Founding Fathers favored government run health care

John Adams, Vice Pres.

Newsflash: Founders favored "government run health care"
The Washington Post
By Greg Sargent
January 20, 2011

Forbes writer Rick Ungar is getting some attention for a piece arguing that history shows that John Adams supported a strong Federal role in health care. Ungar argues that Adams even championed an early measure utilizing the concept behind the individual mandate, which Tea Partyers say is unconsittutional.

I just ran this theory past a professor of history who specializes in the early republic, and he said there's actually something to it. Short version: There's no proof from the historical record that Adams would have backed the idea behind the individual mandate in particular. But it is fair to conclude, the professor says, that the founding generation supported the basic idea of government run health care, and the use of mandatory taxation to pay for it.

Here's the background. Ungar points out that in July of 1798, Congress passed "An Act for the Relief of Sick and Disabled Seaman," which was signed by President Adams. That law authorized the creation of a government operated system of marine hospitals and mandated that laboring merchant marine sailors pay a tax to support it.

Ungar argues that this blows away the argument made by many opponents of the individual mandate: That it's unconstitutional to mandate that all citizens purchase health coverage, or that this violates the founding fathers' view of the proper role of government. Read more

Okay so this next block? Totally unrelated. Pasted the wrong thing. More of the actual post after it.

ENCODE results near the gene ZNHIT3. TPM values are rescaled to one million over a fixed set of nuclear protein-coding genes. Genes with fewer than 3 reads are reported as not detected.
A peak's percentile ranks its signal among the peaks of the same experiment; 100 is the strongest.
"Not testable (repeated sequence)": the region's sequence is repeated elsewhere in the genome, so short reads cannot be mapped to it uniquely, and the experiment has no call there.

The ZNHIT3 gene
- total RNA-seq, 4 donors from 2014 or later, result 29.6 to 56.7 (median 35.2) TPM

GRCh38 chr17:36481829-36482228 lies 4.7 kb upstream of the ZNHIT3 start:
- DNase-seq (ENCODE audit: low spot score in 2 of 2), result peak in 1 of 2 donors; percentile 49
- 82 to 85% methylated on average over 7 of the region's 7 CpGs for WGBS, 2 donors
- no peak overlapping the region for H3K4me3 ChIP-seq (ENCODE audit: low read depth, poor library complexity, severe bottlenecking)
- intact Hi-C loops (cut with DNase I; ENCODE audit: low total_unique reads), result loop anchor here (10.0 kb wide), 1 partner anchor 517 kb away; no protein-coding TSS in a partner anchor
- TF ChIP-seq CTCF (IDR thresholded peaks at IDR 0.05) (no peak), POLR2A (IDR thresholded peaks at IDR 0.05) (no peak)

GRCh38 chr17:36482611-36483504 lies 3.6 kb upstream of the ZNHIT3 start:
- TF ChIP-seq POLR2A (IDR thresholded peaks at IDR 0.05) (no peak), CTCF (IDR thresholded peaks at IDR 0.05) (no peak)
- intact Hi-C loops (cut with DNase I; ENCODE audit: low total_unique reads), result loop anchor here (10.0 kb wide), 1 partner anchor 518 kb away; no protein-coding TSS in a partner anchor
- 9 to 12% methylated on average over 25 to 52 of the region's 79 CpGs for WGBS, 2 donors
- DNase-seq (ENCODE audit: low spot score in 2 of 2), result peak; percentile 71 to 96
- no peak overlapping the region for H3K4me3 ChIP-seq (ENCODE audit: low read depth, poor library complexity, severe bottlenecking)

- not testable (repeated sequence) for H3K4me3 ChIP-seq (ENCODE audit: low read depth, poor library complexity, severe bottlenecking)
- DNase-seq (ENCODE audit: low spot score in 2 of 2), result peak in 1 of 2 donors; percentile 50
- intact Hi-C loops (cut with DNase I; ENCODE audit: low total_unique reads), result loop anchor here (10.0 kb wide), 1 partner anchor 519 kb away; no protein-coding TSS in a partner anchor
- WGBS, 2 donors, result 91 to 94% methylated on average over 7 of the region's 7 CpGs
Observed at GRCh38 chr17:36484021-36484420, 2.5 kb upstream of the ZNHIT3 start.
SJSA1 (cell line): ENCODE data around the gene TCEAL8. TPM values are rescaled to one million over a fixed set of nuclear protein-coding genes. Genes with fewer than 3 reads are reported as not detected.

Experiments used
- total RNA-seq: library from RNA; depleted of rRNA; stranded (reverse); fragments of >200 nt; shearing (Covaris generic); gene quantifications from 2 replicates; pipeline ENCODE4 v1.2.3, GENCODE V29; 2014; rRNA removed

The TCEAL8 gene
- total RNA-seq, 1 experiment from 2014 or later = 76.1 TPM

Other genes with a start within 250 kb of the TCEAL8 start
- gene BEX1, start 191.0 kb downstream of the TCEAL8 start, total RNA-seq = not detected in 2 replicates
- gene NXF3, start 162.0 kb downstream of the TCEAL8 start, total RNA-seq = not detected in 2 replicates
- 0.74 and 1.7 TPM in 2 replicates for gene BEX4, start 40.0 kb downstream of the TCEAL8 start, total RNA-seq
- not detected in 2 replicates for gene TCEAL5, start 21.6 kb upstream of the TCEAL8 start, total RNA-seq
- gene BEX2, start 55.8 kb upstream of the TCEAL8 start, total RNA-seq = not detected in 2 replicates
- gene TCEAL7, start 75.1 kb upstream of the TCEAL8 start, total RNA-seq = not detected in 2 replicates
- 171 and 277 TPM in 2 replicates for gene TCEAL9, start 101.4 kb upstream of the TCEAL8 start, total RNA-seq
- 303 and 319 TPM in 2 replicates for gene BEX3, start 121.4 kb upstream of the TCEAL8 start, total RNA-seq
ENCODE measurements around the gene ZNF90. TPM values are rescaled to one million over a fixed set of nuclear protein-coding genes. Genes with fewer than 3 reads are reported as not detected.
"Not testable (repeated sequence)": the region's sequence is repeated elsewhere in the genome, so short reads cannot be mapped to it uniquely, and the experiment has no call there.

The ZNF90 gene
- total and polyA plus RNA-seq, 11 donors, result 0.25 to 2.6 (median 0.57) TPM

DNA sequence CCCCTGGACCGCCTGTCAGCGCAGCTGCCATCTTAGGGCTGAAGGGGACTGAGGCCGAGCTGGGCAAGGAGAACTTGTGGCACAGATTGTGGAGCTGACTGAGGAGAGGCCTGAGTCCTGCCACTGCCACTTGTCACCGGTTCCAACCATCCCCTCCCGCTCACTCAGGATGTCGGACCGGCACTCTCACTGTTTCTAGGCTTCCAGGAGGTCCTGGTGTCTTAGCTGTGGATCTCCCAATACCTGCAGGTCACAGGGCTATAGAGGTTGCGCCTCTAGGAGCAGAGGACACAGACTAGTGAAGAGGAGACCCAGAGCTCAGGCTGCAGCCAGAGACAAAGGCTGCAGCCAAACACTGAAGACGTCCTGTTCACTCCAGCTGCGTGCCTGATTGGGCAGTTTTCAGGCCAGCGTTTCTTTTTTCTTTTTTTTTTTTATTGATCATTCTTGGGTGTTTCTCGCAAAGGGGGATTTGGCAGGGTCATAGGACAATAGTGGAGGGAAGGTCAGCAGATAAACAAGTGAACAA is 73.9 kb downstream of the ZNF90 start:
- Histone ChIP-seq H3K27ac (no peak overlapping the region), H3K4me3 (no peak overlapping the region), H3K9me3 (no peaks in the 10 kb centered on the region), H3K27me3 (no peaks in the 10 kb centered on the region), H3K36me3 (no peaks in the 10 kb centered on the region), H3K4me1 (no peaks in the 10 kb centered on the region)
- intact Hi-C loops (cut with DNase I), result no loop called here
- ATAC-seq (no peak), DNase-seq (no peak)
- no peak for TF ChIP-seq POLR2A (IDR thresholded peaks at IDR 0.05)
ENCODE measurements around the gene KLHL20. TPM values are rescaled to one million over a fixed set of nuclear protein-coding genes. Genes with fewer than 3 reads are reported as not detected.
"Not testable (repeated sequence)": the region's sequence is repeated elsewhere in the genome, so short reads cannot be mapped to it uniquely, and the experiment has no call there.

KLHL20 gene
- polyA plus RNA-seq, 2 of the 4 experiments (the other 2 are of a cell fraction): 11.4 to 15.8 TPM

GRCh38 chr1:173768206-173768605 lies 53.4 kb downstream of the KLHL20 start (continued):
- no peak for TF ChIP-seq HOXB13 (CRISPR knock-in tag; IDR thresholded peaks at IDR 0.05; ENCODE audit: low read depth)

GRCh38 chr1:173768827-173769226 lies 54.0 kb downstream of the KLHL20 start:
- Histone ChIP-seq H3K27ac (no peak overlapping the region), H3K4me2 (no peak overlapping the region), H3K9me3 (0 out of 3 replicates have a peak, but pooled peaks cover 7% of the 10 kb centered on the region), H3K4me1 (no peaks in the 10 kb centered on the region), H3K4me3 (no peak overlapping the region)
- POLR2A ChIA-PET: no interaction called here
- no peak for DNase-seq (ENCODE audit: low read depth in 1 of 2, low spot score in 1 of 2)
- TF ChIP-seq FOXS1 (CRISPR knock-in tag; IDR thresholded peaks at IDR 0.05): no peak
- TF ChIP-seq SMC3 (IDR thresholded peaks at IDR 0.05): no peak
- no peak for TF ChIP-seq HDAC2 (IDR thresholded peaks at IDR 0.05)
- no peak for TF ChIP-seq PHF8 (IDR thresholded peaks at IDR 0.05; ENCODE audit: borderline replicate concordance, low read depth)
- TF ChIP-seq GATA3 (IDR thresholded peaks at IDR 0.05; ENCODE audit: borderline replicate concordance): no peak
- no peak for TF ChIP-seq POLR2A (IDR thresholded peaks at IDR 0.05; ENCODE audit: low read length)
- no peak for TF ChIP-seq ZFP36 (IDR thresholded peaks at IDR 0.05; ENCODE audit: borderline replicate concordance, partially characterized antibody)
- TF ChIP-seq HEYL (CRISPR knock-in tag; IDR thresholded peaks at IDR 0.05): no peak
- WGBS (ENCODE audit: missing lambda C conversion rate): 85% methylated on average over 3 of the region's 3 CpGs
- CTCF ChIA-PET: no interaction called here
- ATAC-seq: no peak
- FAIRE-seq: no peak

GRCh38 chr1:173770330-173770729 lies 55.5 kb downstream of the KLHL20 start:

In the summer 1798, 5000 people died of Yellow Fever across the cities of New York, Philadelphia, and Boston.  Yellow Fever had become an annual epidemic and various state legislatures began to take action. In 1798, the New York state legislature gave the city of New York authority to pass health regulations in response to the epidemic that killed 1600 people in their own town. Read more


An Act for the relief of sick and disabled seamen


An Act for the relief of sick and disabled seamen


An Act for the relief of sick and disabled seamen[1] was passed by the 5th Congress. It was signed by President John Adams on July 16, 1798. The Act authorized the deduction of twenty cents per month from the wages of seamen, for the sole purpose of funding medical care for sick and disabled seamen, as well as building additional hospitals for the treatment of seamen.[1] While some argue this is the first Federal individual mandate levied on individuals for health insurance,[2] preceding the Patient Protection and Affordable Care Act (aka "Obamacare"), passed in early 2010, by nearly 212 years; others would point to the fact that this law was enacted as a matter of national security and not a social welfare program.[3] Read more


Link to full text of the Act at the Library of Congress

Congress Passes Socialized Medicine and Mandates Health Insurance - In 1798

Marine Hospital Service


The Marine-Hospital Service was an organization of Marine Hospitals dedicated to the care of ill and disabled seamen in the U.S. Merchant Marine, U.S. Coast Guard and other federal beneficiaries.